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Glaucoma Drug Found to Stimulate Eyelash Growth
Posted: October 27, 2008
A recent clinical study conducted by the University of Miami investigated whether the drug Lumigan (bimatoprost), a product marketed by Allergan and used to treat eye conditions such as glaucoma and ocular hypertension, increased eyelash length. Subjects were recruited from the Bascom Palmer Eye Institute and participant received two vials of gel suspension, which contained bimatoprost and normal saline, respectively.
The suspension was applied to the eyelashes every evening on the designated eye for six weeks. Lash length was measured with a caliper at enrollment, at weekly intervals during the study, and at 1 and 3 months after study completion. Visual acuity, ocular symptoms, intraocular pressure and photographs were documented at these same intervals.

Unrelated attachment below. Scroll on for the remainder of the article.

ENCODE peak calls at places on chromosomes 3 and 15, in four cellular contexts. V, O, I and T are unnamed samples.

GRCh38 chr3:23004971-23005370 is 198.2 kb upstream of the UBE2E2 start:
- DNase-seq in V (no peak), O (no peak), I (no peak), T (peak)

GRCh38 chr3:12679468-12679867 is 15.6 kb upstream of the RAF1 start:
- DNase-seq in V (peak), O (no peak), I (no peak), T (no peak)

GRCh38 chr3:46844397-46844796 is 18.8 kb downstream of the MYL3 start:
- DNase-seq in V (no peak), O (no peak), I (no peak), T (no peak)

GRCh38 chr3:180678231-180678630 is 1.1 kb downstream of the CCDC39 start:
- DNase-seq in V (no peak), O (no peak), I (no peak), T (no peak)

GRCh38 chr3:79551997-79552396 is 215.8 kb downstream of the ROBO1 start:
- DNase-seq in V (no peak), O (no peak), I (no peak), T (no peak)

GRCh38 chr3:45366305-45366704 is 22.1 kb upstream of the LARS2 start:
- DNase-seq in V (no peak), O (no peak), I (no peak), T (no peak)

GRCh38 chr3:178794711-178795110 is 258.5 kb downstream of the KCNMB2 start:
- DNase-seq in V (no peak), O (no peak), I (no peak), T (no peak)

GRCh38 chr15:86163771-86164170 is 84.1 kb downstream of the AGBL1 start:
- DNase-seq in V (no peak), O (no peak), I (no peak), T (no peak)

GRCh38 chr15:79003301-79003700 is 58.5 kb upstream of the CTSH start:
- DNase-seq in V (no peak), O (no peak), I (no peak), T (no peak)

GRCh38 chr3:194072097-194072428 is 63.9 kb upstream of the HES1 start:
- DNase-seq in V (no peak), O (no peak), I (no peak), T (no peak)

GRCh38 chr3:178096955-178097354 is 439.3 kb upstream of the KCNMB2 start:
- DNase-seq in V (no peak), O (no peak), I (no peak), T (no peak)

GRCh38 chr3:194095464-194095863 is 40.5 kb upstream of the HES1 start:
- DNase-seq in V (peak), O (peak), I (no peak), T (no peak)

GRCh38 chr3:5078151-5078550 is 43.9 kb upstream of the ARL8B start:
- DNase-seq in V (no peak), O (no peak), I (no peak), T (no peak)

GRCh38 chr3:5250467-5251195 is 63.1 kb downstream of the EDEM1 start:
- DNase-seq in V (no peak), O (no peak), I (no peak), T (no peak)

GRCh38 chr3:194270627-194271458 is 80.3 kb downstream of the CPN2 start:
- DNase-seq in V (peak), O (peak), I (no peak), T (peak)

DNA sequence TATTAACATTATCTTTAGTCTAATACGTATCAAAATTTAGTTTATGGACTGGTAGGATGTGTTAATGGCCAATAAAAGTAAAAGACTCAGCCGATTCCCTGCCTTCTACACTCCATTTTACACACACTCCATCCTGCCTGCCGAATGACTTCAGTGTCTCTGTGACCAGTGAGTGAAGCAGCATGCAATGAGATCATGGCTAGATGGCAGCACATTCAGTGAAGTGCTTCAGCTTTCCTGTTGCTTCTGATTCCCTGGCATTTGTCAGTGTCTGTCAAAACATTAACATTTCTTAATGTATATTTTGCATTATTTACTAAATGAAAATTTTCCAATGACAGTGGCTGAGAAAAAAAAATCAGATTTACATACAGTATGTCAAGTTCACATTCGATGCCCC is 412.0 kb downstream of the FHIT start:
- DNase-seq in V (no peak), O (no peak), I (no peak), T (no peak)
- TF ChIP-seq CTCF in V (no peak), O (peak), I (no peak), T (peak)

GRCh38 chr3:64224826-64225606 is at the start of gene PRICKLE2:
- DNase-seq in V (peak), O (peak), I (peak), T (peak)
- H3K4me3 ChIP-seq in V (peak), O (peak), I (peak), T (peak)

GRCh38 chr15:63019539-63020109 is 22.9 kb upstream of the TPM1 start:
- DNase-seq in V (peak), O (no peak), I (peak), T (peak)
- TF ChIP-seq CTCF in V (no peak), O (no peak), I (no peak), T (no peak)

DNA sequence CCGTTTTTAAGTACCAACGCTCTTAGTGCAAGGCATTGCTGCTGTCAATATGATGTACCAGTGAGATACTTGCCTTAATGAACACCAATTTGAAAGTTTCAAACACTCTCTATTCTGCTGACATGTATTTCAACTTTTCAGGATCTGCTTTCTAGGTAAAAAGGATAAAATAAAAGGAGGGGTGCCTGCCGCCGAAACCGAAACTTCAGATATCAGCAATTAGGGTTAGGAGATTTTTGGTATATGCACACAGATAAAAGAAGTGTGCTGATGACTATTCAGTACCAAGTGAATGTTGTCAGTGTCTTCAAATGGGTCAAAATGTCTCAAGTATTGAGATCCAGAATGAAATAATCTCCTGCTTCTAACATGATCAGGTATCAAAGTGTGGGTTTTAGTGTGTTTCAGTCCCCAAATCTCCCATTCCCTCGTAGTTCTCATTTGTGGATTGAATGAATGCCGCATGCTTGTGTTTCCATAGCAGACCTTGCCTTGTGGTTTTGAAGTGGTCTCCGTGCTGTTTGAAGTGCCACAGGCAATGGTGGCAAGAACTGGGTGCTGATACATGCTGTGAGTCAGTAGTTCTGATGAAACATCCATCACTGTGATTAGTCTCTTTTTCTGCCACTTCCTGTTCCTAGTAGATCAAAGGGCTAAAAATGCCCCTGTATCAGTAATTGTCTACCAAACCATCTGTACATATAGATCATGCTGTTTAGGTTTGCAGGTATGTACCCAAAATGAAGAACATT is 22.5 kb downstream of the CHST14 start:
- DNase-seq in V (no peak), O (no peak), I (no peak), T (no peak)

Results indicated that the average eyelash growth in the bimatoprost group was 2.01 mm, compared with the control average of 1.13mm, which was a statistically significant difference (p=0.009). The average intraocular pressure decreased equally in both groups (2.14 mmHg). No change in visual acuity or iris discoloration was noted in any of the subjects. Researchers concluded the data showed an increase in eyelash length with the use of bimatoprost in gel suspension, suggesting eyelash-lengthening properties. For more information, visit www.clinicaltrials.gov.